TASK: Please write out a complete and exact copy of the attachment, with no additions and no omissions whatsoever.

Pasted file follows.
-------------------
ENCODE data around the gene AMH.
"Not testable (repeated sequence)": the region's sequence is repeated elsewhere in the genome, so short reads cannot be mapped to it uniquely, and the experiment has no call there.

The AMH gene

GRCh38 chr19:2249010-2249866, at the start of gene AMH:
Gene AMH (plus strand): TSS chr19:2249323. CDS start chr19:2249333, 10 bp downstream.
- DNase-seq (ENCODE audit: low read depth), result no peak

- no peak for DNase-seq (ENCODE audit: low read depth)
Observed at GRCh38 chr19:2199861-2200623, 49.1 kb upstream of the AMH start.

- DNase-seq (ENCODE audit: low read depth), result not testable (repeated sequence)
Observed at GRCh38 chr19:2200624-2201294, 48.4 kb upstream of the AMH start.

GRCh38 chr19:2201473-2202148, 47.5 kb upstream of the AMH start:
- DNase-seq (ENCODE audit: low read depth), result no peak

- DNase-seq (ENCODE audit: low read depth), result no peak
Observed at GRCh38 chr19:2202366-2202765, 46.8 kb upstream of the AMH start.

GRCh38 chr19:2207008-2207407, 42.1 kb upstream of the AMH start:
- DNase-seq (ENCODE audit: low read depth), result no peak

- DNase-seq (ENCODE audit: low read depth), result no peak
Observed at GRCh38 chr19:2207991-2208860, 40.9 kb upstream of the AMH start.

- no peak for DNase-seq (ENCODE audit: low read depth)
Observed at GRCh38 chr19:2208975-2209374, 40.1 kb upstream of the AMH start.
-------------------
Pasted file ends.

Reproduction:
ENCODE data around the gene AMH.
"Not testable (repeated sequence)": the region's sequence is repeated elsewhere in the genome, so short reads cannot be mapped to it uniquely, and the experiment has no call there.

The AMH gene

GRCh38 chr19:2249010-2249866, at the start of gene AMH:
Gene AMH (plus strand): TSS chr19:2249323. CDS start chr19:2249333, 10 bp downstream.
- DNase-seq (ENCODE audit: low read depth), result no peak

- no peak for DNase-seq (ENCODE audit: low read depth)
Observed at GRCh38 chr19:2199861-2200623, 49.1 kb upstream of the AMH start.

- DNase-seq (ENCODE audit: low read depth), result not testable (repeated sequence)
Observed at GRCh38 chr19:2200624-2201294, 48.4 kb upstream of the AMH start.

GRCh38 chr19:2201473-2202148, 47.5 kb upstream of the AMH start:
- DNase-seq (ENCODE audit: low read depth), result no peak

- DNase-seq (ENCODE audit: low read depth), result no peak
Observed at GRCh38 chr19:2202366-2202765, 46.8 kb upstream of the AMH start.

GRCh38 chr19:2207008-2207407, 42.1 kb upstream of the AMH start:
- DNase-seq (ENCODE audit: low read depth), result no peak

- DNase-seq (ENCODE audit: low read depth), result no peak
Observed at GRCh38 chr19:2207991-2208860, 40.9 kb upstream of the AMH start.

- no peak for DNase-seq (ENCODE audit: low read depth)
Observed at GRCh38 chr19:2208975-2209374, 40.1 kb upstream of the AMH start.